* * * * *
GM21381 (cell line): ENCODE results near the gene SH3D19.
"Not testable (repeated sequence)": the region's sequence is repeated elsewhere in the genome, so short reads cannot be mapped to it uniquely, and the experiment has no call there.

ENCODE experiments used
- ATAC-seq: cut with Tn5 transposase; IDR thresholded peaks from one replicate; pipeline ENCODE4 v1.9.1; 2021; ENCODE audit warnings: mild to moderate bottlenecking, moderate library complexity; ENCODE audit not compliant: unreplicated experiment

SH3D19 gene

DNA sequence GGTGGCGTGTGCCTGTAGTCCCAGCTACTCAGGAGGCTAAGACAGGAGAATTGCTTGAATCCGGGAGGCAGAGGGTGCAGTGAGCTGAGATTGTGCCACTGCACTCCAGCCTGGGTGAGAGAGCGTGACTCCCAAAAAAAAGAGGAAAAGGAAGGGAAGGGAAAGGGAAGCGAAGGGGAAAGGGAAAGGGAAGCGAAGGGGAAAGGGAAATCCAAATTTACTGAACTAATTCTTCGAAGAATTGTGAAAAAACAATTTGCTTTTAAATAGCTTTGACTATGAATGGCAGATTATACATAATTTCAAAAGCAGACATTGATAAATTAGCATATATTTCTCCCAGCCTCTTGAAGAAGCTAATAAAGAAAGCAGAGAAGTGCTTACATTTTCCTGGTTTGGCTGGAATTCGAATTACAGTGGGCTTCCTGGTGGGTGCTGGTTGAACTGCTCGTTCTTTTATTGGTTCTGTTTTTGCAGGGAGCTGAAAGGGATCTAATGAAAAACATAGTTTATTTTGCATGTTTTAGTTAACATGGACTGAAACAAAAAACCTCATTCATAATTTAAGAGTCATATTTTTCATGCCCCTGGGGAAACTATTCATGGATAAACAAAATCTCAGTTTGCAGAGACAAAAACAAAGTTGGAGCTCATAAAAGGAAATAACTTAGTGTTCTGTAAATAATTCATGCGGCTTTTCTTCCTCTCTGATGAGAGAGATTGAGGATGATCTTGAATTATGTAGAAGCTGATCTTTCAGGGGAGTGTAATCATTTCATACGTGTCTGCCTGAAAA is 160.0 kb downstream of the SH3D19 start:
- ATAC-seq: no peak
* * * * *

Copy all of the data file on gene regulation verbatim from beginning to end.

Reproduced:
GM21381 (cell line): ENCODE results near the gene SH3D19.
"Not testable (repeated sequence)": the region's sequence is repeated elsewhere in the genome, so short reads cannot be mapped to it uniquely, and the experiment has no call there.

ENCODE experiments used
- ATAC-seq: cut with Tn5 transposase; IDR thresholded peaks from one replicate; pipeline ENCODE4 v1.9.1; 2021; ENCODE audit warnings: mild to moderate bottlenecking, moderate library complexity; ENCODE audit not compliant: unreplicated experiment

SH3D19 gene

DNA sequence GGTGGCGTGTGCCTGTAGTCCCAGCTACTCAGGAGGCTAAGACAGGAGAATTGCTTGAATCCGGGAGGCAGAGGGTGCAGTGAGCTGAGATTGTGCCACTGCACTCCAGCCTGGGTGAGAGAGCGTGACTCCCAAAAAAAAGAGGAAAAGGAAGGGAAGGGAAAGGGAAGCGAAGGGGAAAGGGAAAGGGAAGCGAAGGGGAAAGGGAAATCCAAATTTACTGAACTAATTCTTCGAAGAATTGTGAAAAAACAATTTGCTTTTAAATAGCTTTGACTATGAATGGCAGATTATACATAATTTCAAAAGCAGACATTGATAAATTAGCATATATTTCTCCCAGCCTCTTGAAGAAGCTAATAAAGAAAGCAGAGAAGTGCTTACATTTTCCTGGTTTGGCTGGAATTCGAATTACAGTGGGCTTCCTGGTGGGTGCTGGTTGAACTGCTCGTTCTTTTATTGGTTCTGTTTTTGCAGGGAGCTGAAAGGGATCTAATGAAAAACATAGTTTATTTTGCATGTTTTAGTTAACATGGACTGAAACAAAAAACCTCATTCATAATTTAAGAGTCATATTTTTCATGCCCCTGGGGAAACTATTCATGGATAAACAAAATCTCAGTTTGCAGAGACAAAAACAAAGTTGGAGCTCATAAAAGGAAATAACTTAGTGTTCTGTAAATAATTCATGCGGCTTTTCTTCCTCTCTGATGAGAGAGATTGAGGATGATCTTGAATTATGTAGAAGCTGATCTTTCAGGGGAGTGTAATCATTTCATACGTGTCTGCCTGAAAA is 160.0 kb downstream of the SH3D19 start:
- ATAC-seq: no peak